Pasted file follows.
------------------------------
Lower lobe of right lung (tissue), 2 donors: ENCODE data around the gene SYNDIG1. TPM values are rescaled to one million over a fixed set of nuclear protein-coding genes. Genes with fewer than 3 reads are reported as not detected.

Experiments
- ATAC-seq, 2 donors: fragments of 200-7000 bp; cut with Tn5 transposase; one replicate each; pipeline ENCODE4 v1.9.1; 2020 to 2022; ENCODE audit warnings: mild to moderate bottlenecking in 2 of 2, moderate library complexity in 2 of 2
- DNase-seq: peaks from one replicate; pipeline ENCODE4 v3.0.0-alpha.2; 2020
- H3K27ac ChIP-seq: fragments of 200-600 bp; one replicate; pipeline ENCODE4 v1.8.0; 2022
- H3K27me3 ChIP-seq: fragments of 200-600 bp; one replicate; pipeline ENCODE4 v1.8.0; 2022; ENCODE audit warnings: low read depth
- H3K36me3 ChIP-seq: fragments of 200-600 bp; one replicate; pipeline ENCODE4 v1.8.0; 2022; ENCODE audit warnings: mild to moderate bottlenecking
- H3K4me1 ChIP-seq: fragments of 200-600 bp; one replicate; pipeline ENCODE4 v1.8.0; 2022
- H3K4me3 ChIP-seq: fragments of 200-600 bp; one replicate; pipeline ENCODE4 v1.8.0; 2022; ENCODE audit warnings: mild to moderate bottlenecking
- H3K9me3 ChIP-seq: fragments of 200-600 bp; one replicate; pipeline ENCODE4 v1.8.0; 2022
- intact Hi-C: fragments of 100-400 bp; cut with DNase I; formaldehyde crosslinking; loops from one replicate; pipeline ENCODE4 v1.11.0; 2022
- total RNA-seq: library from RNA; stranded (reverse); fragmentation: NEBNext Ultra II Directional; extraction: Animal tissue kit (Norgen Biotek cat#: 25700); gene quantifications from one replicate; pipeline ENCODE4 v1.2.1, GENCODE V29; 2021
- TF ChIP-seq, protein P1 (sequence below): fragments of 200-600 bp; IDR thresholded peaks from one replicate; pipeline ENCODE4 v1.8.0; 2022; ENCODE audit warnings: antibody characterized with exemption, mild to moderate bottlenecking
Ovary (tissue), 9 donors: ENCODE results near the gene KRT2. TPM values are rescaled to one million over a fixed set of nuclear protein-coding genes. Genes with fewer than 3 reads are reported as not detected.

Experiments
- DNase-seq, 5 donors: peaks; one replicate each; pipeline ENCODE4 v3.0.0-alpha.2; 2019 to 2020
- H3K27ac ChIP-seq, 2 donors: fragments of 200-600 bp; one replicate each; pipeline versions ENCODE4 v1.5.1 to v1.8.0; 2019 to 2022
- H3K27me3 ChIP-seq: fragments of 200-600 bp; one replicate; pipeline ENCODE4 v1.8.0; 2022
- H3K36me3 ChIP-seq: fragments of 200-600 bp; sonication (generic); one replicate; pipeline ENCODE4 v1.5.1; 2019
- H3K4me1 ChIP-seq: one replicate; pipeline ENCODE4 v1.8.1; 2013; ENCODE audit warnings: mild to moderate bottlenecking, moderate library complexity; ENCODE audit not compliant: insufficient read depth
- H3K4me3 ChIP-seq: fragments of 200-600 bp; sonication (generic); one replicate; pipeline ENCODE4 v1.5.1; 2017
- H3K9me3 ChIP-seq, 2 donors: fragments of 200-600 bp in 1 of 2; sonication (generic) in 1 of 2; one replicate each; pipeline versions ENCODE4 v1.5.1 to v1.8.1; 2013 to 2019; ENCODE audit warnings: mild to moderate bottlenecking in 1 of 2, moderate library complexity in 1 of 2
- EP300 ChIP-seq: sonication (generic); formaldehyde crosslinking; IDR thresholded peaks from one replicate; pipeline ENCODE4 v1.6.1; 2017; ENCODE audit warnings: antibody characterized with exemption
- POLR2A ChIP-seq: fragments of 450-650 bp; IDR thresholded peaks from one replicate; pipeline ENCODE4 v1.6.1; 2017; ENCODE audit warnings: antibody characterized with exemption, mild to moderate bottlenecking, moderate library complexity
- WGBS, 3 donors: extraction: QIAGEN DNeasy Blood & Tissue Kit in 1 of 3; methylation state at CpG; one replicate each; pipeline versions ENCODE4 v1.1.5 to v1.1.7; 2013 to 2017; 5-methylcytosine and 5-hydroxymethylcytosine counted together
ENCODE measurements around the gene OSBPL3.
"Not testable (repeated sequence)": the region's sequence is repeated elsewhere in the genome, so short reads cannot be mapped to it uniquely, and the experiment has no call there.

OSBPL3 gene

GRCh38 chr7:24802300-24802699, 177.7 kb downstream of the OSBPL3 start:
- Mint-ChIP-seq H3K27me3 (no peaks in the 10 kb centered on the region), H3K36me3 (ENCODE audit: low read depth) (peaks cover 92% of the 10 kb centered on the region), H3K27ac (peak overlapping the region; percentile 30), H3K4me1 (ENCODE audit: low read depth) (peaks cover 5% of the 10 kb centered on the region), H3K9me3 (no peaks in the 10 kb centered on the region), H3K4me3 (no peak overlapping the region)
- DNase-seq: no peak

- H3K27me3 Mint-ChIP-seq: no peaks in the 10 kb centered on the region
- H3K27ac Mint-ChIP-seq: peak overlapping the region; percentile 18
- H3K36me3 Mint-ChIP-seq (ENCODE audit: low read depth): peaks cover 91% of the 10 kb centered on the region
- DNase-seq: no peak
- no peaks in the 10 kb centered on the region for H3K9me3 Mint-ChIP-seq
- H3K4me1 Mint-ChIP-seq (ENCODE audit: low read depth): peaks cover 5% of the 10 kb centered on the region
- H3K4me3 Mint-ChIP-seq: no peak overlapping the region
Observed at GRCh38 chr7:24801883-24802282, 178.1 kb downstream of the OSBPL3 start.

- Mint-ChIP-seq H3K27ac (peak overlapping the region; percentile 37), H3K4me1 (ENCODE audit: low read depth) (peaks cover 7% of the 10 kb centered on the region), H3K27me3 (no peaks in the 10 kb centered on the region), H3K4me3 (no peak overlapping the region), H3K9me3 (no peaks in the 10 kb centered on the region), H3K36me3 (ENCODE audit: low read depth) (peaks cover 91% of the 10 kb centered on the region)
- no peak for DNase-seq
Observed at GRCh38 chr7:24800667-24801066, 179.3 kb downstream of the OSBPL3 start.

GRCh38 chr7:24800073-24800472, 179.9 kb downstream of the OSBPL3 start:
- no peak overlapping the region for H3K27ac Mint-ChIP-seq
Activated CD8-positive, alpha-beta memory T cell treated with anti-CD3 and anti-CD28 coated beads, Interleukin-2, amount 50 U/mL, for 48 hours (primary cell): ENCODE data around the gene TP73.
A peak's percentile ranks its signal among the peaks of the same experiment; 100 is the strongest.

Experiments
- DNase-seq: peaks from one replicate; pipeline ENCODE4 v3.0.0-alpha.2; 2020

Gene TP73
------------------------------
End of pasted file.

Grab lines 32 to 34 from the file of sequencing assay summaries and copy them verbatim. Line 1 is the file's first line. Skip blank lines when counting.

- H3K27me3 Mint-ChIP-seq: no peaks in the 10 kb centered on the region
- H3K27ac Mint-ChIP-seq: peak overlapping the region; percentile 18
- H3K36me3 Mint-ChIP-seq (ENCODE audit: low read depth): peaks cover 91% of the 10 kb centered on the region